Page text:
Yelp CEO Jeremy Stoppelman said his firm would likely go public over the next year or so but had not yet started the process, as it continues to grow its mobile following.
“We haven’t started the process, we haven’t chosen bankers, it’s something we’re going to pass through but we’ve been at this for years,” he told the audience at Mobile Beat 2011 in San Francisco on Wednesday, noting that Yelp was in it for the long haul. “We’ll go public at some point, maybe in the next year or so, but we’re not rushing,” he said.
Stoppelman said it had been the iPhone that had truly mobilized Yelp onto its current handheld path, noting “The Yelp app on the iPhone fundamentally changed our business.” And with Android now contributing to Yelp’s mobile success, Stoppelman said it was hard to find a smartphone user who didn’t have the app.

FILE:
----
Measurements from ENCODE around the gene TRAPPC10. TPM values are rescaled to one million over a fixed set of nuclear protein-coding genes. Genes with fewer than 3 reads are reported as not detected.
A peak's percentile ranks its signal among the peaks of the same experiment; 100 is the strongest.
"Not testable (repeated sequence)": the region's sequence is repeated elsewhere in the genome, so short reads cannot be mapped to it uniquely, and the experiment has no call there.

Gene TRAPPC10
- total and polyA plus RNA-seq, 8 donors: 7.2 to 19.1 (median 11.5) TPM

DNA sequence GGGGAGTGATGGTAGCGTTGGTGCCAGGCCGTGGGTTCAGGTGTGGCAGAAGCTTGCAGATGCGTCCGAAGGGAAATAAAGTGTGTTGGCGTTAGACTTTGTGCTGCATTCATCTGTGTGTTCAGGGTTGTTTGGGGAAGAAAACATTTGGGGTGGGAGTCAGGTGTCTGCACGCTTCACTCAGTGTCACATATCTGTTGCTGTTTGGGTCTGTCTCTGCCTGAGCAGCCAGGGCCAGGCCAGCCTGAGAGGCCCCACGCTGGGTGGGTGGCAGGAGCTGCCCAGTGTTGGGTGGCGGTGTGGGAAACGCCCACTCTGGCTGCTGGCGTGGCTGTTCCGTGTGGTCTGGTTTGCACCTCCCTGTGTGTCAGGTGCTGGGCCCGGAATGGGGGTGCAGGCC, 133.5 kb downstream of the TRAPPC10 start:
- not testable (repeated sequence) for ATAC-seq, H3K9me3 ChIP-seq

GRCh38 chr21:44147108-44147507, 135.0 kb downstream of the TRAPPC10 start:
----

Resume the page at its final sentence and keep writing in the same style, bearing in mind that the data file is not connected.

While many had downloaded Yelp to their devices, however, Stoppelman claimed it was only around 4.5 million app users who currently drove 35% of all search traffic for Yelp.
The company is committed to creating an ever stronger mobile business model, however, with Stoppelman even going as far as to claim a mobile user was “more valuable” and had a “tighter relationship” with Yelp.
“We live and die on what users are saying about our local businesses,” declared Stoppelman as a Segway into Yelp Check-ins, which he described as “another way to contribute, another piece of data which builds trust on Yelp for reviewers.”
But while a lot of the Yelp community is apparently “using and loving” the check-in service, Stoppelman said it took a sustained effort to make the mobile deals platform successful, with the onus being on coming up with incredible deals. “Consumers are pretty smart,” he added.
Stoppelman went on to discuss how important international expansion was to the online reviews outfit, and said the first stage of this global rollout would be predominantly in Europe.